Ranking Richard Linklater
To mark Bernie's release, Slate ranks the entire ouevre of Austin's top auteur. But did they get it right?
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On the occasion of Bernie opening in theaters today, Slate‘s Seth Stevenson surveys the entire ouevre of Austin filmmaker Richard Linklater, viewing everything from Slacker to Inning by Inning, Linklater’s 2008 ESPN documentary about University of Texas baseball coach Augie Garrido.
Stevenson writes that Bernie:
[E]xhibits the same frustrating faults that mar many of the director’s fifteen-odd films. The boring visual style. The single-speed pacing. The lack of urgency and bite. And yet—as happens with every Linklater movie—I strolled out of the theater feeling just a tick more affection toward humanity than I’d felt on my way in…
Few would mention Linklater alongside the all-time directorial greats. Yet his films are always tremendously charming, and they have brought me much cinematic joy…
This is perhaps our most Buddhist filmmaker—in the sense that he is forever meditating on the present moment, the impermanence of it, the effort to mindfully inhabit it.
His reservations aside, Stevenson’s essay celebrates Linklater’s uniqueness, intellect, and open heart, using Slacker as a blueprint to define the director’s sensibility (even while observing, “he refuses to be pigeonholed”):
Within Slacker is embedded the mix of obsessions that has defined Linklater’s subsequent work. He is: 1) bored by the bounds of traditional three-act narrative structure, and classic protagonists; 2) entranced by the gift of gab, and by the literate, barstool monologuist who can cast a spell over everyone within earshot; 3) fiercely sympathetic to the outsider—the freak, the fringe; 4) spiritual, and engaged with big ideas.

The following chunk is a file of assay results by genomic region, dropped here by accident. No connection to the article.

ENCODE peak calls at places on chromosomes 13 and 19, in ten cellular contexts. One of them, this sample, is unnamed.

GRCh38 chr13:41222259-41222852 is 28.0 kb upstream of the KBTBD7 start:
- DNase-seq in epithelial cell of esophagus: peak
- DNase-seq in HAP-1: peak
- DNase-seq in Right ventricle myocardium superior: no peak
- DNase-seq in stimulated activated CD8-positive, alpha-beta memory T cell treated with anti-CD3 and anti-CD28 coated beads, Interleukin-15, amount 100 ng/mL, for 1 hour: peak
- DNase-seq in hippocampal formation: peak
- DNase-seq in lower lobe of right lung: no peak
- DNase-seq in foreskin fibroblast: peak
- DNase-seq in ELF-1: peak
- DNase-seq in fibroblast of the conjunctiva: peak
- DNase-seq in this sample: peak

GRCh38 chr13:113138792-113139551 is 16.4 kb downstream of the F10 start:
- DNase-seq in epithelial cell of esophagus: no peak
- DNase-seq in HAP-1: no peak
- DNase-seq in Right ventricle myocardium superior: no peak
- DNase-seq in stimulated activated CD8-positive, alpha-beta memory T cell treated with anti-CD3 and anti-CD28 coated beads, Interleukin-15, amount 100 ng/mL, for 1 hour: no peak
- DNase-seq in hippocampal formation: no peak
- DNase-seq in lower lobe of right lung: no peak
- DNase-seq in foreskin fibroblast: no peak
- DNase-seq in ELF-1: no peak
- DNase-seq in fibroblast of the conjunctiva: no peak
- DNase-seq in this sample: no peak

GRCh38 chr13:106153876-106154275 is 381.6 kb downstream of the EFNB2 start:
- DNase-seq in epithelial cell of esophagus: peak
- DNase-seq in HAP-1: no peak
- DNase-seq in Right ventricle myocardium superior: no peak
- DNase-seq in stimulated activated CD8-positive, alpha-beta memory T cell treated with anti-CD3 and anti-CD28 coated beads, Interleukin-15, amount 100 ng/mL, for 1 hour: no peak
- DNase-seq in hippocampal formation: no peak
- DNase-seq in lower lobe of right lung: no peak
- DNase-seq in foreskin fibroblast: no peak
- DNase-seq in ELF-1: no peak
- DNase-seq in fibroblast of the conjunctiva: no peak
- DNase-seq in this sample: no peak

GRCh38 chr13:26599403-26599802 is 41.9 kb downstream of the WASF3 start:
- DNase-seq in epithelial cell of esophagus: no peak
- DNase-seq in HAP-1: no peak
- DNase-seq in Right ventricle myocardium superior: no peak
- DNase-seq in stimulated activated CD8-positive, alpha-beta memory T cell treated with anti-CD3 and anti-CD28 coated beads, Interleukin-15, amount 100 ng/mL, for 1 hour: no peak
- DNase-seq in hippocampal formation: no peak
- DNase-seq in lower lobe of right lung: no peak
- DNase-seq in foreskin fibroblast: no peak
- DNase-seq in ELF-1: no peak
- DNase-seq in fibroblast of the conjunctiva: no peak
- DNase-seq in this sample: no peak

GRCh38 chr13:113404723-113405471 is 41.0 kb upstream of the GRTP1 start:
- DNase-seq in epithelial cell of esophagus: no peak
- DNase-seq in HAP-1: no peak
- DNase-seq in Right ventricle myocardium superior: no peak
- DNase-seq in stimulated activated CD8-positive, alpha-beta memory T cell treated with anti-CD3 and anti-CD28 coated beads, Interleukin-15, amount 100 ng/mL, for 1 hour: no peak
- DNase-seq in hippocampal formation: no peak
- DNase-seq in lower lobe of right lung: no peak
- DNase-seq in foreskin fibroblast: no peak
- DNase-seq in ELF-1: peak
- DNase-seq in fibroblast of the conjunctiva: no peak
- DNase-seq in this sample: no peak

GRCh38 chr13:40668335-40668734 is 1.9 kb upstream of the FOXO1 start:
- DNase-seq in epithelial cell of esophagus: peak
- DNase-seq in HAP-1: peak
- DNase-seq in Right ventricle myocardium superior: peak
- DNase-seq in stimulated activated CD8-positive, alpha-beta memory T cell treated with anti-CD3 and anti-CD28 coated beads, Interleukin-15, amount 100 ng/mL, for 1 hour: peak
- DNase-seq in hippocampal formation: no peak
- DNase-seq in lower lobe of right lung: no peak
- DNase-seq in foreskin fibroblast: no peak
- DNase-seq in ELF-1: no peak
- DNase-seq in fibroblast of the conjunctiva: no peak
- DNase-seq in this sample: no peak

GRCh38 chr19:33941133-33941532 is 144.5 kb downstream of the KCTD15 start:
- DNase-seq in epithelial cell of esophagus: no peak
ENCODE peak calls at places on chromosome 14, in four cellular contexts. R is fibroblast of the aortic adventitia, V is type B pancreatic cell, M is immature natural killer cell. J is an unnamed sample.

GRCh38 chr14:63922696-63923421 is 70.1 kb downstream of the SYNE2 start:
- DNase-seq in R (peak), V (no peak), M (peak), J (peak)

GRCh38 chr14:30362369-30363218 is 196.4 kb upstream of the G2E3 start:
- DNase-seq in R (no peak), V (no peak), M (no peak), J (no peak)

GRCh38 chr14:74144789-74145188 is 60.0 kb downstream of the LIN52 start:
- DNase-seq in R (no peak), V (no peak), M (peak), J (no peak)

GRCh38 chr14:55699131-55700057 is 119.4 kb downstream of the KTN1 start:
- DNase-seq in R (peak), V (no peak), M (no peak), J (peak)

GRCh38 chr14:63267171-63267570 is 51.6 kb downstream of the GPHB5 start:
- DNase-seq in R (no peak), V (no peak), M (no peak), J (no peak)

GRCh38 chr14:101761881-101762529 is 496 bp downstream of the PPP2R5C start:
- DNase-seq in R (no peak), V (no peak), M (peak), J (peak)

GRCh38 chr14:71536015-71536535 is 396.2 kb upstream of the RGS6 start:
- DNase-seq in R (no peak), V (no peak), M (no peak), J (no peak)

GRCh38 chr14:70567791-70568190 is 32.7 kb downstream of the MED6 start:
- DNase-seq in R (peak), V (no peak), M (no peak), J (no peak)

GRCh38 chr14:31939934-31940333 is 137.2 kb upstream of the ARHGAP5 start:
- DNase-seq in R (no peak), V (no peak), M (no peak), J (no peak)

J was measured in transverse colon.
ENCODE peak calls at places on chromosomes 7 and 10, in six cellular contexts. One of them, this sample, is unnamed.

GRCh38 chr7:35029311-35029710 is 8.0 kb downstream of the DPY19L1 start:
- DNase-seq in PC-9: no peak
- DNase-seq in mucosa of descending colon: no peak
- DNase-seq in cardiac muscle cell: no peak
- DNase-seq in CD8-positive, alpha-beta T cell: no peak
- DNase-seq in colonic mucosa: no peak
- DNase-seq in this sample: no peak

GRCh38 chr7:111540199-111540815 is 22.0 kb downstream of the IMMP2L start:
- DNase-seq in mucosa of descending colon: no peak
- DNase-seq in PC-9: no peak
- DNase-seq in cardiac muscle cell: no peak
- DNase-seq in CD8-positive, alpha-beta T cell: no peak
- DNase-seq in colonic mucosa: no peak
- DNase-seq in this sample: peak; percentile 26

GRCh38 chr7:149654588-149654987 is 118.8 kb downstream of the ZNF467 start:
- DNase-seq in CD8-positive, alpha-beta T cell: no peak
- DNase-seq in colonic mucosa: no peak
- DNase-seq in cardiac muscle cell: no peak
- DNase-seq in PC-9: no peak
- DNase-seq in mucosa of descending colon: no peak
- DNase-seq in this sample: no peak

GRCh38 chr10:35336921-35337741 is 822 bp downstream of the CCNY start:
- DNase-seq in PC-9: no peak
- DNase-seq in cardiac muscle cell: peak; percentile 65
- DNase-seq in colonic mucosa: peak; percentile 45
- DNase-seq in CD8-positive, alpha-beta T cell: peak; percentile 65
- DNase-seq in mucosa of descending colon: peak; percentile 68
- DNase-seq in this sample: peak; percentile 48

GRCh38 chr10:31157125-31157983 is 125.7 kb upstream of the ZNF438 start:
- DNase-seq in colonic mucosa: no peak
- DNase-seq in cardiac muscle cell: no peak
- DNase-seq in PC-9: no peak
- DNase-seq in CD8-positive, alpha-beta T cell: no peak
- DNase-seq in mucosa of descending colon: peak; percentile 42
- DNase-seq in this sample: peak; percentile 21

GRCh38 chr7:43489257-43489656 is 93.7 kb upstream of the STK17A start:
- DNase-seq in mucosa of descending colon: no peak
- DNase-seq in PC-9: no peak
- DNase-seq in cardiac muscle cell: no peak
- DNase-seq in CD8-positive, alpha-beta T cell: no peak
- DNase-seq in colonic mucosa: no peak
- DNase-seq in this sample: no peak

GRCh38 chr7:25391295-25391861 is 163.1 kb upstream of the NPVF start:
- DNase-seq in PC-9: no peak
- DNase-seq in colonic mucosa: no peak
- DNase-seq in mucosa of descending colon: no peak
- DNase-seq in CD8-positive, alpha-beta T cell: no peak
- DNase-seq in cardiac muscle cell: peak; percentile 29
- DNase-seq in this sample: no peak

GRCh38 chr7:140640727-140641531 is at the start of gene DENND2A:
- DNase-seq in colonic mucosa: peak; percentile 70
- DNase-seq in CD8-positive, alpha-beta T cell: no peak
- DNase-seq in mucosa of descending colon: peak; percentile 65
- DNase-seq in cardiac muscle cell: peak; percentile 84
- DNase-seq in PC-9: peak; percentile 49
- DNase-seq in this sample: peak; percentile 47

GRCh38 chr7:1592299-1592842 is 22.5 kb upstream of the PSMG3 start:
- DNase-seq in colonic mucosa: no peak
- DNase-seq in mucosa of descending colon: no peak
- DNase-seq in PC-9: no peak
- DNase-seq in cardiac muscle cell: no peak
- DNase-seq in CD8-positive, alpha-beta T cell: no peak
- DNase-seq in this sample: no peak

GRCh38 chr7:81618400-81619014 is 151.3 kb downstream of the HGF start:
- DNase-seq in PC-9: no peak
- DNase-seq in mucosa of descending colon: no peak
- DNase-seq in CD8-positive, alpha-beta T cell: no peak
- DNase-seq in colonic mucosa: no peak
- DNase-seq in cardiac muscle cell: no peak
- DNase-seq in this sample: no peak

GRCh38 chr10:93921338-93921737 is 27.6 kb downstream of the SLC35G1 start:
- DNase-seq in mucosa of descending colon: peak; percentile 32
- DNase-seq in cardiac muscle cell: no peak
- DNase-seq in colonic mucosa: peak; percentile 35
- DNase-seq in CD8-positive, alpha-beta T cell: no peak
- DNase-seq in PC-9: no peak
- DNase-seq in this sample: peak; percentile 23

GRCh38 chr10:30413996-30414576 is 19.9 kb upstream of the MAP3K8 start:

In a separate story, Stevenson ranks all of Linklater’s films (except his first one, the Super-8 It’s Impossible to Learn to Plow by Reading Books) from best to worst, while also grouping them into broad categories (such as “Wistful Masterpieces” and “Indoctrinating Children Into the Slacker Cult”).
His pecking order (click for Stevenson’s fuller descriptions of each film):
- Dazed and Confused
- Before Sunrise/Before Sunset
- Waking Life
- School of Rock
- Bad News Bears
- Inning by Inning: A Portrait of a Coach
- The Newton Boys
- A Scanner Darkly
- Fast Food Nation
- Me and Orson Welles
So what say you readers? Anybody out there not think Dazed and Confused is Linklater’s best? Was Me and Orson Welles (which Stevenson dismisses with the category, “Zac Efron is in this movie”) really that bad? Or perhaps Before Sunrise is overrated? You can vote in Slate’s own poll until May 4.
Bernie (which, full disclosure, though not exactly a secret if you have the current issue, is based on an article and co-written by TEXAS MONTHLY senior executive editor Skip Hollandsworth) opens today in New York, Los Angeles, and Austin.